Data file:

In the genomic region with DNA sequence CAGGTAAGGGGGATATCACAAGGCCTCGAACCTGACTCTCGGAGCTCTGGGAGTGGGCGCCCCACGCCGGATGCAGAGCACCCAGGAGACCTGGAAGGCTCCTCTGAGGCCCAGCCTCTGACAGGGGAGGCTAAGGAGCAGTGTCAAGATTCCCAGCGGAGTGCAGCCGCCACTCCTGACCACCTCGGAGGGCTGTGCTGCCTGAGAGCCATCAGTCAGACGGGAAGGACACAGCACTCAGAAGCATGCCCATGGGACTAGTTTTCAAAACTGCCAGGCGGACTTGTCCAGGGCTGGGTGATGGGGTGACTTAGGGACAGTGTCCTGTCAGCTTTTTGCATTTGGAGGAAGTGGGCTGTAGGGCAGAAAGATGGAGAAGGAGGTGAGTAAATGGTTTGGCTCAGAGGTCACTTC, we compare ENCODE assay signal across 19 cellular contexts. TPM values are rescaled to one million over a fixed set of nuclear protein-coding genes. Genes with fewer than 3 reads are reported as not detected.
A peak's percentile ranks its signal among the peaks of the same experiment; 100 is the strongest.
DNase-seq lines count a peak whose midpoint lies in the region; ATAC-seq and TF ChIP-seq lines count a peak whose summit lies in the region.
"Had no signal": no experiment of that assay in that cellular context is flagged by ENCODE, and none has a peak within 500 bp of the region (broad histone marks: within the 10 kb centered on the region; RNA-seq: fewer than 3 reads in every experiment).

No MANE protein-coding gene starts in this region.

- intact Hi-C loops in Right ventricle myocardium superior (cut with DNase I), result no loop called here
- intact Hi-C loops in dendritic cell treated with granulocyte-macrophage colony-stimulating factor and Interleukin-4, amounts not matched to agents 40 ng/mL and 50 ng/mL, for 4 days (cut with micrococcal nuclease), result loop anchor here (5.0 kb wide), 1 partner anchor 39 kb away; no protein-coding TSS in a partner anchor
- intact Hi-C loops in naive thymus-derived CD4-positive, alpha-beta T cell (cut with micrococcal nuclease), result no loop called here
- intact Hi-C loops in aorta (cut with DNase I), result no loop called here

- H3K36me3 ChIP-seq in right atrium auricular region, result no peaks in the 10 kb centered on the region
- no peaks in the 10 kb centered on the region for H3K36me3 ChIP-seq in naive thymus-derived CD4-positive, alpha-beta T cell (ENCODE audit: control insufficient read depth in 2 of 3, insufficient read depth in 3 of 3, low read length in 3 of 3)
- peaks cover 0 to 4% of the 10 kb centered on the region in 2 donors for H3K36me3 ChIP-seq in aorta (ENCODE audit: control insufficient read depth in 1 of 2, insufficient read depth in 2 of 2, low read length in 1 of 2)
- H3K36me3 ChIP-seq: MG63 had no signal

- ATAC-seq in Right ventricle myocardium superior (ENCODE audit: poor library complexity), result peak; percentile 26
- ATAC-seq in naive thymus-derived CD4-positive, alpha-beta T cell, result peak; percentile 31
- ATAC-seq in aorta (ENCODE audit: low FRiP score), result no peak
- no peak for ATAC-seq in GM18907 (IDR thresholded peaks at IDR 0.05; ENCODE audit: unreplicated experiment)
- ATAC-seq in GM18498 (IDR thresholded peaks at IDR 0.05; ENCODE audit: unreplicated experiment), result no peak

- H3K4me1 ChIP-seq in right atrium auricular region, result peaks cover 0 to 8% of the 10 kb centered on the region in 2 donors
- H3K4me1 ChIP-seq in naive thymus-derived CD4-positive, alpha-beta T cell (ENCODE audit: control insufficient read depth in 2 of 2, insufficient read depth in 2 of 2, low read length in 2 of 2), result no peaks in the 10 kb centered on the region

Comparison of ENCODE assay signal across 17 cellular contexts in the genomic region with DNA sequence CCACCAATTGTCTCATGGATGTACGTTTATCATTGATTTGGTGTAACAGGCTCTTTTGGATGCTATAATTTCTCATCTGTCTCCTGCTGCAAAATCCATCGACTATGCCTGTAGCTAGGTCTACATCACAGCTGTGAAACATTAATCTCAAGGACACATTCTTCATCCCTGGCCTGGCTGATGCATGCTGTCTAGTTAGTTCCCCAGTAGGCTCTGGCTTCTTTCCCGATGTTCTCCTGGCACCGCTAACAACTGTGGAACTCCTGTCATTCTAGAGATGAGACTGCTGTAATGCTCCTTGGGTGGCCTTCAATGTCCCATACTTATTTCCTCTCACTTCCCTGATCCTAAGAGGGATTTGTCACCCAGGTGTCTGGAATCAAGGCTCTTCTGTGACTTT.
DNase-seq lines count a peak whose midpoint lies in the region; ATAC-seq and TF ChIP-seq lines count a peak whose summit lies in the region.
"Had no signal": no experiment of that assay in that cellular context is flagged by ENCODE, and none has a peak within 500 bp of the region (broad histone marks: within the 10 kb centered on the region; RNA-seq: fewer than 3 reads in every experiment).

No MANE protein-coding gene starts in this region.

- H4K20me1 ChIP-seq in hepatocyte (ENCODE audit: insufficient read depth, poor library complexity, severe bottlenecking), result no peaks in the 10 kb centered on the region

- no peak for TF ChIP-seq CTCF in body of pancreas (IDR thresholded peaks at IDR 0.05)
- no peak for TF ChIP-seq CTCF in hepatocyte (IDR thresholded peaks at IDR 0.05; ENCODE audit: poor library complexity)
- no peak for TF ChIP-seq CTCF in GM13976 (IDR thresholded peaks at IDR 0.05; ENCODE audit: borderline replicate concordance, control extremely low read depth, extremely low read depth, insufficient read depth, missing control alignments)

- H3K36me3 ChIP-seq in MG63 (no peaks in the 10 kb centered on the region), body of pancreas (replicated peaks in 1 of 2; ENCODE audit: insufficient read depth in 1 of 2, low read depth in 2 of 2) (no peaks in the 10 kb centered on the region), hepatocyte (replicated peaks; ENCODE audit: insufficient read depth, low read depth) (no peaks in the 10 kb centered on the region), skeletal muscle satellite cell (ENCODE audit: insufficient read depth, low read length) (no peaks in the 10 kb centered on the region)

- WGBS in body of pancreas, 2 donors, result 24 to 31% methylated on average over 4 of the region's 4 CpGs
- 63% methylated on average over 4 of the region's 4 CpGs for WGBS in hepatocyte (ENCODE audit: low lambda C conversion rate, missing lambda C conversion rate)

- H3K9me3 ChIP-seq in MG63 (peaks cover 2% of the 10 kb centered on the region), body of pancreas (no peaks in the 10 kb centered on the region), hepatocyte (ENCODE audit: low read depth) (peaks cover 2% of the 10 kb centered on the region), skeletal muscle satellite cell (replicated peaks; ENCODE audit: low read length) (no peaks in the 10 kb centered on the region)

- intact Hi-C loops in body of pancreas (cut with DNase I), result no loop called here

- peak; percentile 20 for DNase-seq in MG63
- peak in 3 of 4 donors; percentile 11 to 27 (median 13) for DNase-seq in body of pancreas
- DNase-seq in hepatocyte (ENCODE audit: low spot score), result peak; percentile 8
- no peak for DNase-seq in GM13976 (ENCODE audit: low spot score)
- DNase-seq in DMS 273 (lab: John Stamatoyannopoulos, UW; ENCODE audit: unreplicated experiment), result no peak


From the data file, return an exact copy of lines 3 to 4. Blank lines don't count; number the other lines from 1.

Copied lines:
DNase-seq lines count a peak whose midpoint lies in the region; ATAC-seq and TF ChIP-seq lines count a peak whose summit lies in the region.
"Had no signal": no experiment of that assay in that cellular context is flagged by ENCODE, and none has a peak within 500 bp of the region (broad histone marks: within the 10 kb centered on the region; RNA-seq: fewer than 3 reads in every experiment).